Wednesday, November 21, 2012

New Evidence of a Canadian Viking Outpost

Map of possible Norse exploration routes
 Historians and archaeologists have long since believed Nose explorers visited the east coast of North America around 1000 AD. Certainly this blog has focused on several pieces of New England history in which this has been one of the working theories. However, for fifty years the only evidence of the presence of the Northmen has been the discovery of the temporary camp called L’Anse aux Meadows in Newfoundland.
Recreated norse longhouse at L'Anse aux Meadows
Still, as I discovered when researching the theory behind Ericson’s supposed camp on Follins Pond, the Norse had described at least three lands during heir journeys west of Greenland. First Ericson described Helluland, or the land of stones. Second, he described Markland, so named because it was covered in forestland. The last land he described, he named Vinland, which could mean either "Wineland" or "Meadowland."

Although following the course of Ericson’s exploration on modern maps has not been really useful, many people have posed the theory that Helluland could actually be Baffin Island, which is immediately west of Greenland. Yet, until this year no proof had been discovered to support this hypothesis.

Earlier this fall, a professor of archaeology associated with Newfoundland’s Memorial University named Patricia Sutherland made significant new discoveries while excavating a centuries old building on Baffin Islands. According to National Geographic, Sutherland’s team uncovered several whetstones. What made these stones significant is that they contained traces of metal alloys like bronze, brass, and smelted iron. Each of these metals were unknown to the natives of Baffin Island, but were well known the Scandinavians of Greenland.
Patricia Sutherland (orange jacket) excavating Baffin Island
from National Geographic
Although she knew of the Viking Sagas relating Ericson’s discovery of Vinland, Sutherland first became interested in further examining Baffin Island when she encountered two pieces of odd looking cord at the Canadian Museum of Civilization. What made the cord unusual was that it appeared to be less like the animal sinew native tribes would have used, and more like the yarn Scandinavians would have created.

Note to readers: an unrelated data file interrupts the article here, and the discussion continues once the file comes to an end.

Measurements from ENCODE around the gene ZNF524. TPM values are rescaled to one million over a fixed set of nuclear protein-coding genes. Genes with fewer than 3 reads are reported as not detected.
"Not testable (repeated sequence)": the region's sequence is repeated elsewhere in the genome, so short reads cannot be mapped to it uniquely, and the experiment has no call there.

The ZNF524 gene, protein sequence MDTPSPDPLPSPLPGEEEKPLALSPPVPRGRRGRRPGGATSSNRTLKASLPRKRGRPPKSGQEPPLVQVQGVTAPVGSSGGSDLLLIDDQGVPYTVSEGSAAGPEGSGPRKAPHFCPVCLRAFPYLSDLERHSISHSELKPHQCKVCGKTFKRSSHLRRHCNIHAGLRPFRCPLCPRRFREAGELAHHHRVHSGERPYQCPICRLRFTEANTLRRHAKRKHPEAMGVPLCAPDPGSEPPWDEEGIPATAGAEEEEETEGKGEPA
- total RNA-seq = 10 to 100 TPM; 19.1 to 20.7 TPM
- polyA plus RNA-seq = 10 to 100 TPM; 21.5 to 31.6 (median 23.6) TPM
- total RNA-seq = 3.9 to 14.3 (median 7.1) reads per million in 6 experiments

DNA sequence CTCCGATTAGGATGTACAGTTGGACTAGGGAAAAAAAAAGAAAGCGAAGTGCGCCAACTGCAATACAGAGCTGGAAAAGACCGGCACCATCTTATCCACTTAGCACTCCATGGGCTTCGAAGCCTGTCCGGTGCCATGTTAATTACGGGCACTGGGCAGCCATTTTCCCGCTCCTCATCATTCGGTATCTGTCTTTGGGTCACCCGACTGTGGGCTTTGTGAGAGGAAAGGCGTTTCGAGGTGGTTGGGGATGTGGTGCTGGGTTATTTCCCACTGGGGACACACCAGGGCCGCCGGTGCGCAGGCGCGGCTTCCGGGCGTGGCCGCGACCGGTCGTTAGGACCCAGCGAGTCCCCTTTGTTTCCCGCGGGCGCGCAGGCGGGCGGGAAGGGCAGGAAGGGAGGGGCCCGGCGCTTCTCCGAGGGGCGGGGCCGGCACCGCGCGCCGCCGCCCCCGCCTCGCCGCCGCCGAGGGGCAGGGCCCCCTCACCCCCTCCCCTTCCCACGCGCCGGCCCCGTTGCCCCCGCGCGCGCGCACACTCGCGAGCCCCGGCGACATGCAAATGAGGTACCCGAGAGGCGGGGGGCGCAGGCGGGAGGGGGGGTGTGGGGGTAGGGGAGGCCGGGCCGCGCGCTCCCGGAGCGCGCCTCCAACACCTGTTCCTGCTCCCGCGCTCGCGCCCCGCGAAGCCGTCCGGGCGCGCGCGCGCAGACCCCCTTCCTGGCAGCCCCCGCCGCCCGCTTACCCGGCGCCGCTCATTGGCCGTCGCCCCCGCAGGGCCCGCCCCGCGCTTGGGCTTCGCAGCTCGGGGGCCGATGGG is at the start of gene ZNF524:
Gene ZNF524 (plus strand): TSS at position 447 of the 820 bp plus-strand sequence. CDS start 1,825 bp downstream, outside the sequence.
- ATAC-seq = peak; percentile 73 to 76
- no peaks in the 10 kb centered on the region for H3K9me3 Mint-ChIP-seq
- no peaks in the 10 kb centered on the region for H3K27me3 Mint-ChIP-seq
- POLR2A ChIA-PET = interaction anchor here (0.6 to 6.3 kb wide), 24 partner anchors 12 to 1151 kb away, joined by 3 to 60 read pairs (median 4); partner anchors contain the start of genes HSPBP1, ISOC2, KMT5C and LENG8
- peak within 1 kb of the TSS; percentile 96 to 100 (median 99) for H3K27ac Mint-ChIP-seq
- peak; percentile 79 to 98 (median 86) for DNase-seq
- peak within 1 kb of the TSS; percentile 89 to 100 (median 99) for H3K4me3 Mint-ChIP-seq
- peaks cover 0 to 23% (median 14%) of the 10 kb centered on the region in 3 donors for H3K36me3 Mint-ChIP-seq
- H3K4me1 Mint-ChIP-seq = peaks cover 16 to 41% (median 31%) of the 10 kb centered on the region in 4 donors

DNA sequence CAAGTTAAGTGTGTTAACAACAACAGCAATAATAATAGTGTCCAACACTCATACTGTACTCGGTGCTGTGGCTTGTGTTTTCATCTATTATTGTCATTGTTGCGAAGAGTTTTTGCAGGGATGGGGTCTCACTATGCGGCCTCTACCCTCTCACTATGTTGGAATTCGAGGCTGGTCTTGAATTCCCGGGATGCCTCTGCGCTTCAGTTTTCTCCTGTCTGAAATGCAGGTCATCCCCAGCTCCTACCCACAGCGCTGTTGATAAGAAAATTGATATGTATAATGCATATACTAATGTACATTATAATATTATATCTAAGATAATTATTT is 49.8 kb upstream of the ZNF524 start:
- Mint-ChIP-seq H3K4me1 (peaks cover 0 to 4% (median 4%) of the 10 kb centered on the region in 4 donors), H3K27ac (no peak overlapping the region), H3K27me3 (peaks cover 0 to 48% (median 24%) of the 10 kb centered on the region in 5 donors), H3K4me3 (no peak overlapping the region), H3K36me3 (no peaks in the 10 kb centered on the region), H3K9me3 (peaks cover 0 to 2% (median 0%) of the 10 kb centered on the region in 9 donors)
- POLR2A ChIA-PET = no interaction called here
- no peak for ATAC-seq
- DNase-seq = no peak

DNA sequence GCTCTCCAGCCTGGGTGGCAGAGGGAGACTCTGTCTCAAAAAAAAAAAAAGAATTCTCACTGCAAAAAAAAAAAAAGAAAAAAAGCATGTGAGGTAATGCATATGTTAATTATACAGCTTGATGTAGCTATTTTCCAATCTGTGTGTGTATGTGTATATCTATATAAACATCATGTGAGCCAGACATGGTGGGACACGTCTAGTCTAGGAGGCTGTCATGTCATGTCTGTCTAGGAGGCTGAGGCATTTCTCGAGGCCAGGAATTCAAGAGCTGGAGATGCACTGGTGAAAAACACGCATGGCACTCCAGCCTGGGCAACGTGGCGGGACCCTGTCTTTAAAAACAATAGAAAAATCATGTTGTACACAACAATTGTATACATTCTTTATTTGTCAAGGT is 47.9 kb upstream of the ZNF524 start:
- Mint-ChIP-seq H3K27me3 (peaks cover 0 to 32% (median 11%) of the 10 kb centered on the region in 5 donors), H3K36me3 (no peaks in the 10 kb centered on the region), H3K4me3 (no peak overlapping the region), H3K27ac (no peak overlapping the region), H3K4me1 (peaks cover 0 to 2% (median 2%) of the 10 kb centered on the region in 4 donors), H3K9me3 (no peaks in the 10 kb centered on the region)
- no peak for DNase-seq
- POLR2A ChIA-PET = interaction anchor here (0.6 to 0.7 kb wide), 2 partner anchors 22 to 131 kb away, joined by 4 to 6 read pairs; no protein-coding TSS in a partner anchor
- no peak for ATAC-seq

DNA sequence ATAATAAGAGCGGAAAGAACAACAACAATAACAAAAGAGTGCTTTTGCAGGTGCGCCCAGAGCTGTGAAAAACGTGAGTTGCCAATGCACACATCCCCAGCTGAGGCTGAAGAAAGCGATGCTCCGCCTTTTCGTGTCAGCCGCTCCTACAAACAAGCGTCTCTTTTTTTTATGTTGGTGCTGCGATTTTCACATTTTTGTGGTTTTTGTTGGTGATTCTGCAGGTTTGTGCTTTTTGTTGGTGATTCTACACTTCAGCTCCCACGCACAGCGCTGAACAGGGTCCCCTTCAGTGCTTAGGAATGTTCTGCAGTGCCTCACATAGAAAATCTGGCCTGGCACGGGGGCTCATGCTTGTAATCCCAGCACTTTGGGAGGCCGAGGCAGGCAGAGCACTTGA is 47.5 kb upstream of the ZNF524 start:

After uncovering additional unexplained artifacts from Baffin Island being stored in the museum, Sutherland decided to begin a reinvestigation on 2001. She began on the southeast coast, at an area called Tanfield Valley, near a site where a stone and sod house had been excavated in the 1960’s.

In addition to the whetstones, Sutherland’s team has discovered pelt fragments from Old World rats, a whalebone shovel similar to some used by Greenlanders, stones which appear to have been cut using European techniques, and stone ruins similar to those found in Greenland. Although some archaeologists have argued that radiocarbon dating has shown that the Tanfield Valley area was populated well before the supposed Norse visit, Sutherland believes the area shows evidence of several occupations well into the Viking Age.

As Baffin Island is far north of Newfoundland, it appears the original theory connecting Baffin Island to Helluland may be correct. In addition, most researchers believe that Newfoundland may have been the area described by Ericson as Vinland. Still, others believe the Scandinavian explorers of 1000 AD came as far south as New England. These theorists point to stone structures like Mystery Hill in Salem New Hampshire, and to mysterious characters found inscribed in large stones all across New England.

Of course, these discoveries in Baffin Island do not help to prove a medieval Norse presence in my area. Those unexplained New England curiosities today remain unexplained. Still, after hundreds of years of theory and speculation, we have finally begun to retrace a route of New World exploration first followed by Europeans over a thousand years ago.

1 comment:

  1. Can I ask where you got your map? I'm working on something having to do with the Westford Knight, and your map is perfect... I'd just have to attribute it for my purposes. Thanks!